© 2019

Just Enough

The History, Culture and Politics of Sufficiency

  • Matthew Ingleby
  • Samuel Randalls


  • Explores concepts of enough and sufficiency historically and culturally.

  • Focuses on topics from medieval sufficiency to contemporary austerity that all cohere around their engagement with the concept of enough.

  • Challenges contemporary debates on sustainability to think critically about concepts such as enough and sufficiency.


Table of contents

  1. Front Matter
    Pages i-vi
  2. Thinking Enough

    1. Front Matter
      Pages 1-1
    2. Matthew Ingleby, Samuel Randalls
      Pages 3-12
    3. Kathryn Allan
      Pages 13-25
  3. Historicizing Sufficiency in Medieval and Early Modern Europe

    1. Front Matter
      Pages 27-28
    2. Hannah Skoda
      Pages 29-46
  4. Limit Cases in Nineteenth-Century Modernity

  5. Enough for the Present

  6. Back Matter
    Pages 135-137

About this book


This book fosters a wide-ranging and nuanced discussion of the concept of ‘enough’. Acknowledging the prominence of notions of sufficiency in debates about sustainability, it argues for a more complex, culturally and historically informed understanding of how these might be manifested across a wide array of contexts. Rather than simply adding further case studies of sufficiency in order to prove the efficacy of what might be called ‘finite planet economics’, the book holds up to the light a crucial ‘keyword’ within the sustainability discourse, tracing its origins and anatomising its current repertoire of usages. Chapters focus on the sufficiency of food, drink and clothing to track the concept of 'enough' from the Middle Ages to the 21st century.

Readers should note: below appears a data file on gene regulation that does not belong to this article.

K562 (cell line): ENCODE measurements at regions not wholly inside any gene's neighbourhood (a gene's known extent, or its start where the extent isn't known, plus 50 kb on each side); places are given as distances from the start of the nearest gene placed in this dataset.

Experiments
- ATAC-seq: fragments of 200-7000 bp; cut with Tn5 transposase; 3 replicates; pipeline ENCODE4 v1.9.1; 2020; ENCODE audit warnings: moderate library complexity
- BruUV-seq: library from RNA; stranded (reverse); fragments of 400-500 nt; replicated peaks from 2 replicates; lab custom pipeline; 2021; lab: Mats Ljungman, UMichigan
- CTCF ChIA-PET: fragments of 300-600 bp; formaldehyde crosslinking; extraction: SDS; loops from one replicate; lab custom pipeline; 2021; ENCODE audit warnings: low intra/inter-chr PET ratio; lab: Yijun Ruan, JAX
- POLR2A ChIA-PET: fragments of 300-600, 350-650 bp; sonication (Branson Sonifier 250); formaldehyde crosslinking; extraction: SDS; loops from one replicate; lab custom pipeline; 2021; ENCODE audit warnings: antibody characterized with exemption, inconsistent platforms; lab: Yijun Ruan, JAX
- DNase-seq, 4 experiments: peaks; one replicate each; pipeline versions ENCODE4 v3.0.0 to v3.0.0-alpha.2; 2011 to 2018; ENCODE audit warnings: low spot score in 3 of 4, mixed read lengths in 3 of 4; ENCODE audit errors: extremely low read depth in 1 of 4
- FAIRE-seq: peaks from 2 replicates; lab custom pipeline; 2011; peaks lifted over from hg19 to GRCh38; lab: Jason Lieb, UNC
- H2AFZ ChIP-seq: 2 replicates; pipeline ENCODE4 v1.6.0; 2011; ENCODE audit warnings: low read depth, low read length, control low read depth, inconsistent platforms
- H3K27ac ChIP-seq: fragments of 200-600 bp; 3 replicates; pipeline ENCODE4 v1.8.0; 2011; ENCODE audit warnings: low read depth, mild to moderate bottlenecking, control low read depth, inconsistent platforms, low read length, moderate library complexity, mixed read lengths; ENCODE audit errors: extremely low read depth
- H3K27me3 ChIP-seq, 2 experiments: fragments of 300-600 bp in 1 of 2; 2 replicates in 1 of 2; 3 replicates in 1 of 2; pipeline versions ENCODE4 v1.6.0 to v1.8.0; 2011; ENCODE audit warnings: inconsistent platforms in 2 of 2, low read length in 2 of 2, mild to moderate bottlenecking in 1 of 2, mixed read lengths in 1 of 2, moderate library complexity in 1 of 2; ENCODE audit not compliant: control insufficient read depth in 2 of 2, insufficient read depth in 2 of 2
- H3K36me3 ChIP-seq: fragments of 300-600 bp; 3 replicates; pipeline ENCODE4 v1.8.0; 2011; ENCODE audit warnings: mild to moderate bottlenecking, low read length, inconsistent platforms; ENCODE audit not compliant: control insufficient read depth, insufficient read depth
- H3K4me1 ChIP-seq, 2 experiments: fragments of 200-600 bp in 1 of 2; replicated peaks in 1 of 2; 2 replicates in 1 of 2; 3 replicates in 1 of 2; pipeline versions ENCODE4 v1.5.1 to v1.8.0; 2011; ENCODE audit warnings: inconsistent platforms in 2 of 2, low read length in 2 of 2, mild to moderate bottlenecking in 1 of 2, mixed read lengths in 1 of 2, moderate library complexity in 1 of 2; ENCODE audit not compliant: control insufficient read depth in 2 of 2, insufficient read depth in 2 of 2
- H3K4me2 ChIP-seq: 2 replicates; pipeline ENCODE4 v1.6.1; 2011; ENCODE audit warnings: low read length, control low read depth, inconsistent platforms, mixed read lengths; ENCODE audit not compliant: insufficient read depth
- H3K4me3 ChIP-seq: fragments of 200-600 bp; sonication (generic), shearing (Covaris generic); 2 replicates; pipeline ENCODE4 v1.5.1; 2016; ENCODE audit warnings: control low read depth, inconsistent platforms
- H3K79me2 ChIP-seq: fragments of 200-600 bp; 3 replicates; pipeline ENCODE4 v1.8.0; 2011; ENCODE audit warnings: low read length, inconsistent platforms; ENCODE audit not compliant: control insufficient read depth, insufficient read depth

By expanding the historical and cultural scope of sufficiency, this book fills a significant gap in the current market for authors, students and the wider informed audience who want to more deeply understand the changing and developing use of this term.


Sufficiency sustainability finite planet economics medieval society austerity societal economics

Editors and affiliations

  • Matthew Ingleby
    • 1
  • Samuel Randalls
    • 2
  1. 1.School of English and DramaQueen Mary University of LondonLondonUK
  2. 2.Department of GeographyUniversity College LondonLondonUK

About the editors

Matthew Ingleby is a Lecturer in Victorian Literature at Queen Mary, University of London. His previous published works include G.K. Chesterton, London and Modernity (Bloomsbury 2013), Bloomsbury: Beyond the Establishment (British Library Publishing, 2017) and the upcoming Coastal Cultures of the Long Nineteenth Century (Edinburgh University Press, 2018). His research focuses on the cultural meditation of urban and coastal space in the nineteenth century. 

Samuel Randalls is a Lecturer in Human Geography at University College London and has previously co-edited a four-volume reader on Future Climate Change (Routledge, 2012) and the Handbook of the Political Economy of Science (Routledge, 2017). His research focuses on the historical, contemporary and future relationships between environments, businesses/economics and science.

Bibliographic information

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